In the lead up to Reflection: Contemporary Portrait Exhibition at Surface Gallery, Nathan T. Dean has been interviewing the artists about their practice and the wider artistic environment today. All our artists have been asked the same questions on portraiture, selfie culture, art, and more, to get an insight into how an international array of artists - all coming together under one set form of portraiture - can explore, tackle, and discuss the form in such varied ways.
And we begin, with David Hopkins.
For people who are just discovering your pieces, can you tell us a bit about yourself, your artistic practice, and your work to date?
If I try and look at my artworks from outside, as someone seeing them for the first time, I suppose the viewer might notice some of the following things … The works are paintings, not drawn or modelled in 3D. And this guy seems fairly competent as a painter. Well, I’ve painted throughout my life. I graduated in Fine Art from Central St. Martins, London in 1996. Since then I’ve done many further courses or painted alongside other painters to strengthen my skills – tonal painting, portrait-painting, using glazes, sight-size portraiture. I see myself as a realist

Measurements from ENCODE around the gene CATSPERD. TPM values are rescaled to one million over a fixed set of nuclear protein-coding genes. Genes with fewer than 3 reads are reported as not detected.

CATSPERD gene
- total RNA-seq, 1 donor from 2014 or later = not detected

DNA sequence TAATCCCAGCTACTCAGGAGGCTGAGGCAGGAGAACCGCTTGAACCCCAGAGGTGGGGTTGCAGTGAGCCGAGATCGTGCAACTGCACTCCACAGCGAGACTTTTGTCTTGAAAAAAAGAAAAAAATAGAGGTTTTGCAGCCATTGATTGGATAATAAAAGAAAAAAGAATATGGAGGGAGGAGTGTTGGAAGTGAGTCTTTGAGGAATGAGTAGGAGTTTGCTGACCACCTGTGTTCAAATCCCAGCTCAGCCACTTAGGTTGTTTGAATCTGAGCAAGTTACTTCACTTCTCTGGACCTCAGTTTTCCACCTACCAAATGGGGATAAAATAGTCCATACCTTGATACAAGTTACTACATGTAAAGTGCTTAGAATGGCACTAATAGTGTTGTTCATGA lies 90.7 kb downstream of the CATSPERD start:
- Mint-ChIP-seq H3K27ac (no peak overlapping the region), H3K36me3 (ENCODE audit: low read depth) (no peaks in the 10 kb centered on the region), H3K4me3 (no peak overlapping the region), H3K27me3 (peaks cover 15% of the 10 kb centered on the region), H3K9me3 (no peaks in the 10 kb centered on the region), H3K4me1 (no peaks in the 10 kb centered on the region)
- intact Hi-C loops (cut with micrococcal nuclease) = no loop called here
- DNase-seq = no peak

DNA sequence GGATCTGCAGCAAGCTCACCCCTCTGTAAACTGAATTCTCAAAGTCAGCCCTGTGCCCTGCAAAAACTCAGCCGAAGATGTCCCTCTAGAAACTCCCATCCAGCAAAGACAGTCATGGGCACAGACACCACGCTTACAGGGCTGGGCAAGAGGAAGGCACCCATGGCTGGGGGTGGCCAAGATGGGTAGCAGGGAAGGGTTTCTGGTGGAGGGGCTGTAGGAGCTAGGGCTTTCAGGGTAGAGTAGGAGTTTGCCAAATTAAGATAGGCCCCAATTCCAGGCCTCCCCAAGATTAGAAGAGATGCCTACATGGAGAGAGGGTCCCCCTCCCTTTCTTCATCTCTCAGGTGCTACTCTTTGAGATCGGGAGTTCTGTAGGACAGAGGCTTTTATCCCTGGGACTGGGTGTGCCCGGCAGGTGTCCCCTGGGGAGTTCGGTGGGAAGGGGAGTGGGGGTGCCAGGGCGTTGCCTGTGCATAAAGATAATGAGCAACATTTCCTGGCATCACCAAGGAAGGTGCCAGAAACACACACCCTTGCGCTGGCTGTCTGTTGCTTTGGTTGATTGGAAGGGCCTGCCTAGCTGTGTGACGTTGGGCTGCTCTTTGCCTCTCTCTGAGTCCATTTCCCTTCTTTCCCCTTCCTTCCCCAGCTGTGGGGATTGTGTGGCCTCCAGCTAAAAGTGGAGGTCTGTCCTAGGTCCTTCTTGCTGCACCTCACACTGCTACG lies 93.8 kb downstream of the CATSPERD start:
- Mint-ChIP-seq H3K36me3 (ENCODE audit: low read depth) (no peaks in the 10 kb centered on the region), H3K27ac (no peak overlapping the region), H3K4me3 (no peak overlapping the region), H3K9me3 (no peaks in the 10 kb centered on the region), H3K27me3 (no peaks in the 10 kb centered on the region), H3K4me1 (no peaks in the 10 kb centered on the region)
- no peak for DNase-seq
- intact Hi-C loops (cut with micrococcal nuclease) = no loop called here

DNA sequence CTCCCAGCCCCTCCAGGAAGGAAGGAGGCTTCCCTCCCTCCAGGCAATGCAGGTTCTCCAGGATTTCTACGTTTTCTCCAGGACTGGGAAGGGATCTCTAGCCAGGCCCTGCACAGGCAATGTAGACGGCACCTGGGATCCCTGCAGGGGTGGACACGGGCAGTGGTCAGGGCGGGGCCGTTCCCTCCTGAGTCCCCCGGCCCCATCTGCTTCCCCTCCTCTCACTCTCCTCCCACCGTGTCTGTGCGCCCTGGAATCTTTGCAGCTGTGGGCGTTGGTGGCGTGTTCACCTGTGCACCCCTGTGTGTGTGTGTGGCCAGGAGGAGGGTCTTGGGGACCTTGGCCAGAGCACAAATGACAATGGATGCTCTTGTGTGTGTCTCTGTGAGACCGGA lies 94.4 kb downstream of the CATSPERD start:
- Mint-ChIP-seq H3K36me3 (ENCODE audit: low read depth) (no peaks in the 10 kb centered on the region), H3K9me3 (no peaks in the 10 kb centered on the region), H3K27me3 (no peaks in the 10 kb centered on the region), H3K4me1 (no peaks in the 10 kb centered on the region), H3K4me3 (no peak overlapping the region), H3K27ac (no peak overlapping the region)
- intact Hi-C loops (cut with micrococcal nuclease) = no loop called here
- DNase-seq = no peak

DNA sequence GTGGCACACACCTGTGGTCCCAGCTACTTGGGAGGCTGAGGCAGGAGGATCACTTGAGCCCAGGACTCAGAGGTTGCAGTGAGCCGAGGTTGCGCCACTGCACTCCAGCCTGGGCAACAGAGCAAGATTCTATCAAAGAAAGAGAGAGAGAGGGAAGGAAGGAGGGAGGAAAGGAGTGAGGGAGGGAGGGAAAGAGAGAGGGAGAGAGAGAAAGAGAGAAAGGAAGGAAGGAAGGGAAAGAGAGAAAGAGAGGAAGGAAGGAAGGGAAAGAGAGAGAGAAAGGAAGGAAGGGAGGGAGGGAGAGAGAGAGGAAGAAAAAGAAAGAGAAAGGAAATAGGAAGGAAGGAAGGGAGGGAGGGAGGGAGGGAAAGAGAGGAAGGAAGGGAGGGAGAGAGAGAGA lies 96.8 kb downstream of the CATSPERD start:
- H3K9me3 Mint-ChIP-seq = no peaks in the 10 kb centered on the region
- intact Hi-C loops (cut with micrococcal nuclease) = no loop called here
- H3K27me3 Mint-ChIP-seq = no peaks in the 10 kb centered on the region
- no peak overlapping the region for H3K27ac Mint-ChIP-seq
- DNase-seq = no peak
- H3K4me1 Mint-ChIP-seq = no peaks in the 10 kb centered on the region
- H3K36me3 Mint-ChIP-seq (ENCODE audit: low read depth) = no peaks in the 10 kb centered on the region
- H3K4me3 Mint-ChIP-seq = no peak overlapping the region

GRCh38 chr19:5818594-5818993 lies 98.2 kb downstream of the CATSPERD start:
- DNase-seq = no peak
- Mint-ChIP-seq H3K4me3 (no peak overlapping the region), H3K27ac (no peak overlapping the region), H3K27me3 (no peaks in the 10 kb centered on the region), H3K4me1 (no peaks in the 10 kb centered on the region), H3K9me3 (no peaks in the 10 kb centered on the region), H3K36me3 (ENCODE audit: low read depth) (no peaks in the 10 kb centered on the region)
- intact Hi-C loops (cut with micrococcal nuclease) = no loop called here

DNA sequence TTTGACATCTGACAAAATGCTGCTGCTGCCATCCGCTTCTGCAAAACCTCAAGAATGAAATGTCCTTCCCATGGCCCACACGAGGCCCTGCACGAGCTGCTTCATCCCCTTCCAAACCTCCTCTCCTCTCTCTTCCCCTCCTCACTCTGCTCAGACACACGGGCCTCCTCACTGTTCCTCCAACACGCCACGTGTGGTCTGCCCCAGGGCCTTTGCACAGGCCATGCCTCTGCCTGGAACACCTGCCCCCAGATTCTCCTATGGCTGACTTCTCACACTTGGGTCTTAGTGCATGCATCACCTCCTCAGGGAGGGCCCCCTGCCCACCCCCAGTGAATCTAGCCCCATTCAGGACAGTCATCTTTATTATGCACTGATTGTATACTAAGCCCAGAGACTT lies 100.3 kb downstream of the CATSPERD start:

figurative painter but I always keep Richard Diebenkorn in mind for that possibility of also making abstract paintings as well as realistic ones. And of course even my paintings from life are composed abstractly, with a lot of juggling of the shapes around the canvas. Of course I can and do draw, but painting is my strong suit.
I suppose a viewer would notice that my paintings are usually of individual people or objects. These days I’m concentrating on painting people or objects from life. I seem to catch my sitters in isolated meditative poses. I paint best from life. In a way all my paintings are portraits, whether of people or things around me; they’re usually still and meditative. I paint both men and women, but I’ve done a lot of paintings of guys, trying to see inside them and sense how they are trying to work out being a guy in a time and societies that pose a lot of questions to us men. I try and look at everything I paint with respect and compassion.